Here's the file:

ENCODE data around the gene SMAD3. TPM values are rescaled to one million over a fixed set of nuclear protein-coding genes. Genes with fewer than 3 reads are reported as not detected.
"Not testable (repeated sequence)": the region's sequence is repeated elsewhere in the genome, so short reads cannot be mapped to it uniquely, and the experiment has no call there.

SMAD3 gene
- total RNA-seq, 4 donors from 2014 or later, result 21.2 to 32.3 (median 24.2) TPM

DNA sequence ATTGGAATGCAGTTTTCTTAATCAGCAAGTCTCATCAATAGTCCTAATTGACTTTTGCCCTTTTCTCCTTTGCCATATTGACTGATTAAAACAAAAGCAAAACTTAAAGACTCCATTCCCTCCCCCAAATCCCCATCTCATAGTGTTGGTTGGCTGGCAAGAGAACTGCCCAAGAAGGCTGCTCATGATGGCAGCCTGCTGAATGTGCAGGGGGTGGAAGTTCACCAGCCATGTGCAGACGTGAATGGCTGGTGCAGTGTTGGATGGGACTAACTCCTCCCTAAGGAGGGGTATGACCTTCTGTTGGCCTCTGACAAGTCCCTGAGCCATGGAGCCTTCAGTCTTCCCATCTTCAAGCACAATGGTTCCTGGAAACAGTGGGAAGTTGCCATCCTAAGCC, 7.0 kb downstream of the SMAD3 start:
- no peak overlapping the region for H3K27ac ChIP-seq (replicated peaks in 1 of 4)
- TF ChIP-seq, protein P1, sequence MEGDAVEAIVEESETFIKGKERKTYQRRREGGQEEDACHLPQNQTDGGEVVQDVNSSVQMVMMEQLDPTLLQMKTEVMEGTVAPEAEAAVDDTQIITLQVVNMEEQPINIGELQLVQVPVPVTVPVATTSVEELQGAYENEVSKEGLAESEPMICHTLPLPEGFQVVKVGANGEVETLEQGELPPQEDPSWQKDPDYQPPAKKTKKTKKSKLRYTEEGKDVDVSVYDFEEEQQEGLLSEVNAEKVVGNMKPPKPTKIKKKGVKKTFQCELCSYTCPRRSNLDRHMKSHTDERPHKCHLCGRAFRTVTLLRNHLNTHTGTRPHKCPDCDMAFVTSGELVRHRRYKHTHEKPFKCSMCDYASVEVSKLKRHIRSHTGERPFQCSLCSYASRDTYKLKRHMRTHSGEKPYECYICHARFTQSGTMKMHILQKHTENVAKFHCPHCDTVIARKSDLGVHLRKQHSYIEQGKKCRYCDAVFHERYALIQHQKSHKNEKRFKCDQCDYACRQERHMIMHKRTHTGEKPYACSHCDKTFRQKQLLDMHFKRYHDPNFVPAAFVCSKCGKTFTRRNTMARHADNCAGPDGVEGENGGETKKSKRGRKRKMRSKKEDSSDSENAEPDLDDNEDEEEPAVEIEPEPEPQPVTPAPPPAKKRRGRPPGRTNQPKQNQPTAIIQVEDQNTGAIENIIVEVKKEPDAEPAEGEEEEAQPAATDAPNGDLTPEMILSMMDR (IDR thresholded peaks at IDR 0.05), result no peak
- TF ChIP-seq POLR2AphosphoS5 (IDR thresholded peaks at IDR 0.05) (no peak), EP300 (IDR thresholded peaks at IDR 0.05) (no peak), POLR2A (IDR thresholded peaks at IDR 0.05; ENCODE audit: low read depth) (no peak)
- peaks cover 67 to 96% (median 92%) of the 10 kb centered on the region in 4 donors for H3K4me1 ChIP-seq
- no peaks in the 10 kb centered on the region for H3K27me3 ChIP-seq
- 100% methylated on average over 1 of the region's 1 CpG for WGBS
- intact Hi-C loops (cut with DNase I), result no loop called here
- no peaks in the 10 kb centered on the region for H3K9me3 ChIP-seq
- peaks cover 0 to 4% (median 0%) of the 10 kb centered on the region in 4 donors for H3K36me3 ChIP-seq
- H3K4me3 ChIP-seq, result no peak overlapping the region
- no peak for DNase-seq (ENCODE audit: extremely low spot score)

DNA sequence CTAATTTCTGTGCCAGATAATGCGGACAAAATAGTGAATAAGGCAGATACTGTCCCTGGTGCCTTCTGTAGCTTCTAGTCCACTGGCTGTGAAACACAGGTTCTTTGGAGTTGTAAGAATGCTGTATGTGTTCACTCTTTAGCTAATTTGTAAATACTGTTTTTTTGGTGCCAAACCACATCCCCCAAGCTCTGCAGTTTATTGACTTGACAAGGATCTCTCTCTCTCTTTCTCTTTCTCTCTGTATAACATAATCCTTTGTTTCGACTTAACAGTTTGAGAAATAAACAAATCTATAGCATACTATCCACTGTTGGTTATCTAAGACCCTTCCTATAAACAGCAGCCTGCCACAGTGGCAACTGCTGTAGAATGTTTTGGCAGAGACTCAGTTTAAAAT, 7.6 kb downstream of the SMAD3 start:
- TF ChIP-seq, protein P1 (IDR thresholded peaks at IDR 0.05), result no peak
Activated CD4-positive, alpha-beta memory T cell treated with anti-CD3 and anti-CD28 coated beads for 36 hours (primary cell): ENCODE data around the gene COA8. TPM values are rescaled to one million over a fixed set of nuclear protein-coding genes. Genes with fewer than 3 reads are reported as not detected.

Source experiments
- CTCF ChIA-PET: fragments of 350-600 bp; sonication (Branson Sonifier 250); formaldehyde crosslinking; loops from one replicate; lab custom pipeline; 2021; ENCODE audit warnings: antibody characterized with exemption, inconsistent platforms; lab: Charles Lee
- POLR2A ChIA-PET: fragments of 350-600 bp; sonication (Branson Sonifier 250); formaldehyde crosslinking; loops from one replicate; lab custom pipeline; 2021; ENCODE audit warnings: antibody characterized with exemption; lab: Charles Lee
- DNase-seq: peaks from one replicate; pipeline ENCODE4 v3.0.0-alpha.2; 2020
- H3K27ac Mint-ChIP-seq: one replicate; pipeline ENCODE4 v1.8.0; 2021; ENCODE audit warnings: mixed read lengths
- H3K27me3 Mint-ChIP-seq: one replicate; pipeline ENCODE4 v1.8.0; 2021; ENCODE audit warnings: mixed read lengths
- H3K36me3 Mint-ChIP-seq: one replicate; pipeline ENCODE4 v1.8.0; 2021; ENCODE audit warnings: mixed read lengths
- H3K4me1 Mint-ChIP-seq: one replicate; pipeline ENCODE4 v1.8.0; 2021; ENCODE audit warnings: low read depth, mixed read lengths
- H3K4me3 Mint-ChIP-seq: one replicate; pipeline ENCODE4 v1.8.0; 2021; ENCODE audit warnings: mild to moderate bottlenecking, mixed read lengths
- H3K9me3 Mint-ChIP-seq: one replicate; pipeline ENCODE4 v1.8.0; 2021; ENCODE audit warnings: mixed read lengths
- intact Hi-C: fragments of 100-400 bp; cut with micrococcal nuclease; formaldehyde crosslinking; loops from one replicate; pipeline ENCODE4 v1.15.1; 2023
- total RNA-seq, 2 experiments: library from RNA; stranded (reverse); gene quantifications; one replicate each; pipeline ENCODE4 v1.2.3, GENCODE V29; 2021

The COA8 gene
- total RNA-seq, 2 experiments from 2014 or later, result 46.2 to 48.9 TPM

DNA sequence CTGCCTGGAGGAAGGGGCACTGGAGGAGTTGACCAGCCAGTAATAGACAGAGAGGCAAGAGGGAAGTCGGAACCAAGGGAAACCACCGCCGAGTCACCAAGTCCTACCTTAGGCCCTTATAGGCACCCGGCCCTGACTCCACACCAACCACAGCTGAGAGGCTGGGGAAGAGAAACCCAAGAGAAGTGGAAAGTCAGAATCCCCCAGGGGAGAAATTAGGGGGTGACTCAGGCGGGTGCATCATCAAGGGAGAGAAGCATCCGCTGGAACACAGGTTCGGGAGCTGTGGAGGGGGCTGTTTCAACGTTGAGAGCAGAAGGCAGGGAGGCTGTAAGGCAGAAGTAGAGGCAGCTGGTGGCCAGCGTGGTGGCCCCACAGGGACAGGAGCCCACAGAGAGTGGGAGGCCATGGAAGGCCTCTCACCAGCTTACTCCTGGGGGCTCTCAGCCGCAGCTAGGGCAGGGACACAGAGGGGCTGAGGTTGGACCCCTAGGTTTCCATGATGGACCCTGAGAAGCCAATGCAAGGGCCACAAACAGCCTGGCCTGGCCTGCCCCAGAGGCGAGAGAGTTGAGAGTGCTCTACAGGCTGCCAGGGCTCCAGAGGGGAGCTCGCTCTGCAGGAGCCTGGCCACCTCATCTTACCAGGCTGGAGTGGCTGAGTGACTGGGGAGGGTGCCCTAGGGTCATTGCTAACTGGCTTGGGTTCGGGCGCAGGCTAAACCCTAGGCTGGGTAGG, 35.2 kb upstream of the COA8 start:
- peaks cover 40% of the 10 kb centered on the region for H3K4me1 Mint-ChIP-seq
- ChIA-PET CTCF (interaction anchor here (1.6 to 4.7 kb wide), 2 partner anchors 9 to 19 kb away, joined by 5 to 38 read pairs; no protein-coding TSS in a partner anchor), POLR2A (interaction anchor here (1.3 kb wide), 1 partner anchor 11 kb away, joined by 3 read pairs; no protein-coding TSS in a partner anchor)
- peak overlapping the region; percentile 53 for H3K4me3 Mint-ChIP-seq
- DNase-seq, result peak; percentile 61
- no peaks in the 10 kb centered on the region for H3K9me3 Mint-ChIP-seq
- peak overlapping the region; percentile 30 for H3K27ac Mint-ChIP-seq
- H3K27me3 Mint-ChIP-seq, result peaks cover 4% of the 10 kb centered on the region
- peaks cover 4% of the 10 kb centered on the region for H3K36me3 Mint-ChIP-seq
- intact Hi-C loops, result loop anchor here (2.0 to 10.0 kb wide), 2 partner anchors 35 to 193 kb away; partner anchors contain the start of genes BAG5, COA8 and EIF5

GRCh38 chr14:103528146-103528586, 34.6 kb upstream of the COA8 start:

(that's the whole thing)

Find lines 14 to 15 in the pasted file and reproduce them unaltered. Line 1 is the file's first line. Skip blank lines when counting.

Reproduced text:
- peaks cover 0 to 4% (median 0%) of the 10 kb centered on the region in 4 donors for H3K36me3 ChIP-seq
- H3K4me3 ChIP-seq, result no peak overlapping the region